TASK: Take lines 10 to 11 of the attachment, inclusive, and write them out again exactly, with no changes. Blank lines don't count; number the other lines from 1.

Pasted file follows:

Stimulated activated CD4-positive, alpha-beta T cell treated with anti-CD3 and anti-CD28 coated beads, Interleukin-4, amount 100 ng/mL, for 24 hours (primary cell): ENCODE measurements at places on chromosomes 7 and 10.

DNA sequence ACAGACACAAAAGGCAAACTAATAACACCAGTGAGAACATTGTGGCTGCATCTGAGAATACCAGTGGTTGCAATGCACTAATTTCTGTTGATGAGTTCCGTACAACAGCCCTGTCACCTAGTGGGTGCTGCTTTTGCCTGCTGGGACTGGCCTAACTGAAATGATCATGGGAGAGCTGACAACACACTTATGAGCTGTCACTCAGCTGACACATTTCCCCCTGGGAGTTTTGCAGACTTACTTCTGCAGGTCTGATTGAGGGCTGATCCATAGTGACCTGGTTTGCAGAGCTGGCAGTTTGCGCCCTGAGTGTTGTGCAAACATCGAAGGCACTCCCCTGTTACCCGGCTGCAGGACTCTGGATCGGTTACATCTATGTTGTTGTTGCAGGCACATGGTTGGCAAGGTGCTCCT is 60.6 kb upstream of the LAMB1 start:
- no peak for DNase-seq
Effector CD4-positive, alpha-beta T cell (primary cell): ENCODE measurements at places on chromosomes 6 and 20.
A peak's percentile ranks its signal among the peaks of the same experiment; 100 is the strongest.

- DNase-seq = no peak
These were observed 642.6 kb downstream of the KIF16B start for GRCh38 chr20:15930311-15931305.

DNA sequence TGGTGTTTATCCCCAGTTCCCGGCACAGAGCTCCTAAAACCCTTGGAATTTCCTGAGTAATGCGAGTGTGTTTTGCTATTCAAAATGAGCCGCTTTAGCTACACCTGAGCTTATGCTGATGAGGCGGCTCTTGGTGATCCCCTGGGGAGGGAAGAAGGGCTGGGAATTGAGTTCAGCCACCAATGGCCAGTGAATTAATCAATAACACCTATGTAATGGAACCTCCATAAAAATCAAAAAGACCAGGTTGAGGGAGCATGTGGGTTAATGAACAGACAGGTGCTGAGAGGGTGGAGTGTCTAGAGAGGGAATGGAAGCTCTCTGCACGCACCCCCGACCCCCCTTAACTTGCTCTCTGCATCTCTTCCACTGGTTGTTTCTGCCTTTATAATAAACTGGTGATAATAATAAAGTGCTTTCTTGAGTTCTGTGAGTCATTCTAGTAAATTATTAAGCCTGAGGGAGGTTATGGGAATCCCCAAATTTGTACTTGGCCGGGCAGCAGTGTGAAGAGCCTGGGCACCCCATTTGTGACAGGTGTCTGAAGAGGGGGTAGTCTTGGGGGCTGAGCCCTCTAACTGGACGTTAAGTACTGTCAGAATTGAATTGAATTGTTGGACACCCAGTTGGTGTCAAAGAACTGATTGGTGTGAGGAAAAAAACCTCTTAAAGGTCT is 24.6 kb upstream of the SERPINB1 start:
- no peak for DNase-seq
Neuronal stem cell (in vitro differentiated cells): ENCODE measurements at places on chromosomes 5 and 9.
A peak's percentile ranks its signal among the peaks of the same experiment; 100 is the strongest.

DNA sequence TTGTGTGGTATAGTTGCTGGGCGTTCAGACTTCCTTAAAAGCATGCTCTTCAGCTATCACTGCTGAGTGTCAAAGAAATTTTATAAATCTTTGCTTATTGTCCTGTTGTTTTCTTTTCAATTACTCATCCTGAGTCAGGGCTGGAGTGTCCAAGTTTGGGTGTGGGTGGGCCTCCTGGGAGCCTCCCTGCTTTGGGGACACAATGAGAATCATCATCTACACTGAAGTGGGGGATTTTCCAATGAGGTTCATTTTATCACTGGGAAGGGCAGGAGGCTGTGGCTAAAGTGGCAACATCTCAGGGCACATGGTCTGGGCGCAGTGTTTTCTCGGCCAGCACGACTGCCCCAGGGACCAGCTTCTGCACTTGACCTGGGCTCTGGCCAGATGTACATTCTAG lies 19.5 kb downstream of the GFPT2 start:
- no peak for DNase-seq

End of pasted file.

Neuronal stem cell (in vitro differentiated cells): ENCODE measurements at places on chromosomes 5 and 9.
A peak's percentile ranks its signal among the peaks of the same experiment; 100 is the strongest.